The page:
The March Melt has officially begun here in northern Michigan. I’m not naive enough to believe that this is The End of Winter. I know this back-and-forth dance well. We will probably get another storm (or two), but will it last? Hmm. I’m not betting on it. There are more trails to ski and rinks to skate, but fun winter might be mostly behind us now, no?
I’m itching to get some dirt under my nails. You?
We had a special afternoon last week when my Kindergarten teacher paid us a visit. We’ve been friends for 30 years now and sharing our girls and our home with her was one of the highlights of Christmas vacation.
Not only was she my first school teacher, but I knew her through our childhood church and the summer camp I went to since I was a wee one. She played the role of Mother Nature at camp and took us on nature tours of the lake via canoe and encouraged us to taste Indian Cucumber, aka tender cattail hearts. She showed us the beauty of the constellations on the dock under starry summer skies, she took us on night hikes to listen for owls and sniff around for the fragrant sassafras with its beautiful, unique leaves. The other campers and I would huddle together through the darkened woods while munching on the spicy stem. I have such vivid memories of those nights and can still clearly see the spot we hiked up to deep in the woods in order to sit still and call for owls and listen to the creatures of the night begin to stir around us.
When I graduated from high school she gave me my first books of Michigan birds and wildflowers. I thumbed through the birds book when looking for names for my children, hence the names we settled on: Wren and Phoebe.
She’s also an incredible storyteller and strong believer in the spirit world. She told some very spooky ghost stories at camp and now she is often invited to people’s homes or buildings to witness the spirits and take photographs of orbs. She is currently working on a book about ghosts in the town of Romeo where I grew up.
I’m so grateful for her presence in my life over the past 30 years and owe her so much for sharing with me such a deep and curious appreciation for nature. It was so special to spend the afternoon with her and have her read meaningful, timeless books and play thoughtfully with the girls, talk about our gardens, hear about her recent travels and spirit encounters in the areas where the Japanese Internment camps were held and see some of the orbs she’s captured with her camera. Her enthusiasm for so many different aspects of life, innate sense of adventure, and desire to share the joy and wonder of children is contagious.
Feeling so grateful and inspired and wishing I could always have my Kindergarten teacher around. So much to glean from so many years of devoted experience with wee ones! It really does take a village, no?
Real winter is finally here and not just according to the calendar. It’s alive and well in northern Michigan as our nest is tightly tucked underneath a fresh blanket of white. Finally! Let’s just hope it lasts beyond just a white Christmas. I’ve got skiing and sledding and snowman-making on my mind. You?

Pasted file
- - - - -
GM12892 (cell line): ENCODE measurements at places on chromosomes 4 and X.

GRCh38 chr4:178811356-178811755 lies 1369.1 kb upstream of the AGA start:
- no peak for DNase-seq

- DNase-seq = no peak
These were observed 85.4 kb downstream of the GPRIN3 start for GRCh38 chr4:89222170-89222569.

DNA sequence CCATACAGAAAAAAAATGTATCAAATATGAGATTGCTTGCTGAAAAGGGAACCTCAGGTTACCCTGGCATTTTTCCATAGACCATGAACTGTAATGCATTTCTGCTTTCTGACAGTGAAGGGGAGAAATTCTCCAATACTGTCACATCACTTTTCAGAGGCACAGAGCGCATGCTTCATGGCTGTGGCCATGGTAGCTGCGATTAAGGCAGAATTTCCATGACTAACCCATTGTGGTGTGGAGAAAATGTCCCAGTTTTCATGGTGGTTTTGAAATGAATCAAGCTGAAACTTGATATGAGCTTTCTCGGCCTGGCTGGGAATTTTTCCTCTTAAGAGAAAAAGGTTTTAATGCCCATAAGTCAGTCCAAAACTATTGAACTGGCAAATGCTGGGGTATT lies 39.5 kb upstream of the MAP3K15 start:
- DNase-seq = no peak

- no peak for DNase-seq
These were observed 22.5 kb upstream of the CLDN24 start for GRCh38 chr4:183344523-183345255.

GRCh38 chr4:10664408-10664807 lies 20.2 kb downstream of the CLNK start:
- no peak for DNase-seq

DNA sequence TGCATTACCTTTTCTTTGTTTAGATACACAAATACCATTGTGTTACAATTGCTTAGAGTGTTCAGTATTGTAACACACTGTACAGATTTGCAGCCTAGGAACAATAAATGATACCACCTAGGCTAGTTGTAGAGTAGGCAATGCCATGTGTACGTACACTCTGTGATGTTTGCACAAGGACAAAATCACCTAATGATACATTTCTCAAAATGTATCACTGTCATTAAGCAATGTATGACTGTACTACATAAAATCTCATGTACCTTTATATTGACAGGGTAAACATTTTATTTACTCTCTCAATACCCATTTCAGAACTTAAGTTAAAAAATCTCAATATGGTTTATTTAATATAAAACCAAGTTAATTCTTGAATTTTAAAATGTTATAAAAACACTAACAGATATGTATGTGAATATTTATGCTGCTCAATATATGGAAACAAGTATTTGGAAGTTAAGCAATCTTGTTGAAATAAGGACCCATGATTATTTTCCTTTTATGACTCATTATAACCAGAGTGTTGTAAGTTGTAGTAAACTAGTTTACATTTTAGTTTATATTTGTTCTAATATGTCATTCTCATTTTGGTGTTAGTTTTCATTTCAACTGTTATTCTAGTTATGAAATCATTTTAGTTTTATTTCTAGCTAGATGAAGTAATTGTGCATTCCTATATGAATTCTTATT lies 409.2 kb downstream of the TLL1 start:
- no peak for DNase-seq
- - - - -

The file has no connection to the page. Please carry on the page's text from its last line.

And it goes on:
We started the shortest, darkest day of the year with a candlelit breakfast. Everything tastes better by candlelight, no? Although crepes always taste good to me, who am I kidding?
To take advantage of the few hours of sunlight we have today, we promptly headed outside to our winter wonderland. Snow days are so fun!
We came in to get warmed up and dried off.
And to make some more cookies this afternoon because Christmas Is Coming! Thank you, solstice. Thank you, snow day. Thank you, family. Thank you, advent. Thank you, readers!
One of my favorite parts of this weekend? The clouds. I only got a couple shots, but what is it about this cooler, windier, on-the-cusp-of-Autumn weather that creates such cool clouds? As Wren would say, “I dunno.” Enjoy!
We’re in the midst of the National Cherry Festival here in Traverse City and while I love my annual corn dog (check!) and ferris wheel ride (and elephant ear, ahem) just like the next fair-goer, the traffic and craze and dust and heat and cheese factor of it all gets to me after a few days. The girls and I were in need of a quick escape from it and I remembered there were some hosta gardens about twenty minutes away I’d heard about. People have been telling me about them for several years now, but I hadn’t made it a priority to go see them. And although it wasn’t on my summer list, it’s one of the best times I’ve had this summer.
Cedar Hedge Gardens (no hosta in the name at all!) is really a private home with four acres of Japanese-style gardens for wandering, chimes for listening, gongs for banging and ponds for gazing. It was just what we needed: calm, serene, beautiful. I wanted to take a really long, cool nap under the big trees with the elephantine hosta leaves to shade me. Aaaah.